Tactical Vs. Passive

A passive strategy, or a “buy and hold” approach, has long been seen as the predominant strategy in the overall wealth plan for long-term investors. The problem with this approach now, says Andy, is that you are “timing the market” based on when you were born. “Let’s say I’m passively invested and have been since I was 36,” he says. “In those 14 years I’m in the S&P and it is basically unchanged. So the only thing I have to show for it is an ulcer.” Andy says by following the buy and hold approach, you are timing the market by assuming it will be higher by the time you retire. Over a long period of time, passive investment strategy says that the markets will end up higher, so long as you stay the course. Typically your portfolio would start out more equities based, which would be riskier, and then turn more bond heavy in the later years to mitigate risk. Andy says this theory is now being put to the test because of the looming challenges in the bonds markets with interest rates being so low with only one way to go. This makes having an active bond portfolio mandatory when your retirement horizon is looming, Andy says, as opposed to a passive bond portfolio or getting into equities, which at this point in your wealth curve is too risky. Hanlon’s bond funds are tactically managed and are composed of mutual funds with a large pool of bonds to cut down on the risk of default.

Tactical Management as Part of your Independent Financial Advocate’s Plan

Andy admits that tactical management is only right for a portion of your money in an overall wealth plan. That is why Andy thinks one of the most important decisions we can make as an investor is to have a financial planner, or an independent financial advocate as he calls it, help you determine how much of your money should go where. Hanlon follows a modern portfolio theory, which states that rather than populating your life with lots of different asset classes using diversification as the only risk reduction tool, you should be exposed to a variety of investment solutions that address drawdown risk. Your financial advocate can expose you to a number of different investment vehicles in an unbiased way and help you to determine what part of your portfolio will be risk reduced depending on your goals. This will then free you up to make riskier moves elsewhere with a higher degree of comfort.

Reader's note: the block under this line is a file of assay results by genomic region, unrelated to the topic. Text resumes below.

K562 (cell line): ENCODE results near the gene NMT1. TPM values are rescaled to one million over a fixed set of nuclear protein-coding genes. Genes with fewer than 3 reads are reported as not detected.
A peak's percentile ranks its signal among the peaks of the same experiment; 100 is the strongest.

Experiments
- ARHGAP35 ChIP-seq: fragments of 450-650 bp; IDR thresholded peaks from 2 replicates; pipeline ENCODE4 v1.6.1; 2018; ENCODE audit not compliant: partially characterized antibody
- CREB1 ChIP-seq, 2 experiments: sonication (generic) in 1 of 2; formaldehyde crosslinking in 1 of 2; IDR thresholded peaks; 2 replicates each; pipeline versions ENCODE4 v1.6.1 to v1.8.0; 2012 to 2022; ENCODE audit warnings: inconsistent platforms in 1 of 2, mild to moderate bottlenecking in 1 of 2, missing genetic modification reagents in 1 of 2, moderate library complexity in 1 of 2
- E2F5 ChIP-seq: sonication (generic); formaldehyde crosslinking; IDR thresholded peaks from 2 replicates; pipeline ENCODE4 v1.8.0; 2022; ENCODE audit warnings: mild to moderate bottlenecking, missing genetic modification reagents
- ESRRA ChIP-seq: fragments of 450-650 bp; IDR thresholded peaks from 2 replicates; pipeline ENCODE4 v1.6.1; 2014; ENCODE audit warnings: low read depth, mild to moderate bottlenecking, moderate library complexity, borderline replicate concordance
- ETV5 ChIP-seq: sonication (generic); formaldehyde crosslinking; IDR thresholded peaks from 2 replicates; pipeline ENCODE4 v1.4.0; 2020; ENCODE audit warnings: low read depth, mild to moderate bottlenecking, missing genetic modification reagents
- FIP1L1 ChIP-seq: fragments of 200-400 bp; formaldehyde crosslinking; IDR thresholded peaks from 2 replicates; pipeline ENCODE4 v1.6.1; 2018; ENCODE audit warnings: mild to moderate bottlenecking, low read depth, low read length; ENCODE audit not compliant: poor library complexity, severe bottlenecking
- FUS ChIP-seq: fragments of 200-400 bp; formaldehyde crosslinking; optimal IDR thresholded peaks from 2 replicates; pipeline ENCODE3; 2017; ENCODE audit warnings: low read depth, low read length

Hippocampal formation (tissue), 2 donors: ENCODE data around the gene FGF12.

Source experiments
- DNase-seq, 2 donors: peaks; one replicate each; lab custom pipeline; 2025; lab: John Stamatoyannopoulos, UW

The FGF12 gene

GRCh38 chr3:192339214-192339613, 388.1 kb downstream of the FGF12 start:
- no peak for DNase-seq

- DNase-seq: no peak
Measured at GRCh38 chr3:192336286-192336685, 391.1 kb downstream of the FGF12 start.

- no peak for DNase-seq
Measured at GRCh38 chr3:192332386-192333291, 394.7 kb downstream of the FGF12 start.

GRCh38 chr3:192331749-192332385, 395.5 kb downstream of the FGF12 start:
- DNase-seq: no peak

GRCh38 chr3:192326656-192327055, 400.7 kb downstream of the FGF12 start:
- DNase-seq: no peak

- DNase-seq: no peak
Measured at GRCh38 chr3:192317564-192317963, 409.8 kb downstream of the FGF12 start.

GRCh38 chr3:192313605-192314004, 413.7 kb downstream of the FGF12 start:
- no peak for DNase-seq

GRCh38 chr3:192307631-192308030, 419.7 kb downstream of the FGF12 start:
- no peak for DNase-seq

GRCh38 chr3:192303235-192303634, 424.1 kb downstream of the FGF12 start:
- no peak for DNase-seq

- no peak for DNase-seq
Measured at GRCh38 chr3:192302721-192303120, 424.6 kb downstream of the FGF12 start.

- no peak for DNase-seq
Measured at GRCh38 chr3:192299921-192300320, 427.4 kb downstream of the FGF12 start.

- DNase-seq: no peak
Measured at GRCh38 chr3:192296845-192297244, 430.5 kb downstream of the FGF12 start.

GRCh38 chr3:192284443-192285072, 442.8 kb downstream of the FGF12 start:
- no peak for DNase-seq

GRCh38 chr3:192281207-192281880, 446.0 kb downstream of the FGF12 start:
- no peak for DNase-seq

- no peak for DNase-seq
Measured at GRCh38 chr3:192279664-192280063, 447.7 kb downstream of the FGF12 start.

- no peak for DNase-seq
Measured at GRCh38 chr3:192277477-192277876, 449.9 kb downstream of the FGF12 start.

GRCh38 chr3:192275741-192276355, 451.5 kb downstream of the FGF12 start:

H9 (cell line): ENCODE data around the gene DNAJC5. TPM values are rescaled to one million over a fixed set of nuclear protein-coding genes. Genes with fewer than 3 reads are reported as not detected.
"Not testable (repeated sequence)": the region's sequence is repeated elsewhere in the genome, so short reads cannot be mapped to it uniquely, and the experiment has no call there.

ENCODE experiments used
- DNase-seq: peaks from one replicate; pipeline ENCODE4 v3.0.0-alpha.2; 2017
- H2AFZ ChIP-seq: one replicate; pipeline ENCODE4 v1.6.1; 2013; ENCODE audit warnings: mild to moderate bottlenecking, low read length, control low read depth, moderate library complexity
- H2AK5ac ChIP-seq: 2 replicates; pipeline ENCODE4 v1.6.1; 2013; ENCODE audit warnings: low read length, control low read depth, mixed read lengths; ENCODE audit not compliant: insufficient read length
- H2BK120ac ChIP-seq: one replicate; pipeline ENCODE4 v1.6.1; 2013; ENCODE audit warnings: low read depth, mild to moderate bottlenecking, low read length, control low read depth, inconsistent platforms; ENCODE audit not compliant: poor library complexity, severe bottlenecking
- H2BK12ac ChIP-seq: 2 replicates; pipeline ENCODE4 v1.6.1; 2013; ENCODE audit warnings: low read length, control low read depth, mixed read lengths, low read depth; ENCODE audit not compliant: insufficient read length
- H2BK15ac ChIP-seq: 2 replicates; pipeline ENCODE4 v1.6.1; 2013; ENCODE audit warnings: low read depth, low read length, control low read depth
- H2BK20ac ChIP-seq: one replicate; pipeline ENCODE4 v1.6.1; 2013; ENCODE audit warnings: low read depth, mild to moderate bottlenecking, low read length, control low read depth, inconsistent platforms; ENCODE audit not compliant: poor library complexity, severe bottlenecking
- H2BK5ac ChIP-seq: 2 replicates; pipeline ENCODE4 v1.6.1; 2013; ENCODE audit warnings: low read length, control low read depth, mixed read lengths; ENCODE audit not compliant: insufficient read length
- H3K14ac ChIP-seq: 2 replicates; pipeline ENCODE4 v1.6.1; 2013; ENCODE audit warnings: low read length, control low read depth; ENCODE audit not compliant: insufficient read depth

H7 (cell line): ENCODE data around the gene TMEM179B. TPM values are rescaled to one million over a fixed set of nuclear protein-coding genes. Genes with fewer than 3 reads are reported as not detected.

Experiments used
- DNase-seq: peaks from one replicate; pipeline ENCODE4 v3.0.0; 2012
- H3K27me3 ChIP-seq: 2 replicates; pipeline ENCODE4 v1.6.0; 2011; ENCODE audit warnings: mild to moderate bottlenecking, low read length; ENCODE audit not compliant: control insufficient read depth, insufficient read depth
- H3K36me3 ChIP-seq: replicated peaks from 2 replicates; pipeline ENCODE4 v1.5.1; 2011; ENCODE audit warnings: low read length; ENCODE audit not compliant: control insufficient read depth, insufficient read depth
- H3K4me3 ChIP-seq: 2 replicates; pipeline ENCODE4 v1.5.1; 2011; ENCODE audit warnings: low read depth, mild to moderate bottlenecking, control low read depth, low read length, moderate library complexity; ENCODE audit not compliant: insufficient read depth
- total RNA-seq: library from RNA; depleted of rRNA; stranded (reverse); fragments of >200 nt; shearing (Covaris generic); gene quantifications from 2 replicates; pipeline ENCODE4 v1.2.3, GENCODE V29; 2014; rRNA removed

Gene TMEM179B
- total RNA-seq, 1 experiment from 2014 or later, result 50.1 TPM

Another key role your financial planner can play is protector of your wealth against emotional decisions people tend to make in a down, or up, market. In a down market, fear can lead people to get out of things too soon, which often times leads them to greater losses in the end. “Fear is the darkroom where negatives are developed,” Andy says.  Having a portion of your money tactically allocated can help control rash emotional decisions because as the investor, you can see the defensive moves driven by real factors that are being taken to protect your wealth. And in an up market, your financial advocate can remind you of these defensive moves you took when you are looking for greater returns. In the end, Andy says, the amount of money not lost is more important than the percentage of money you made.

Andy stresses the importance of allowing your independent advocate to assess your personal situation and your retirement goals and instruct you as to where you should have your money. “That’s why you need an independent financial advocate,” Andy says. “To tell you how much Hanlon you need.”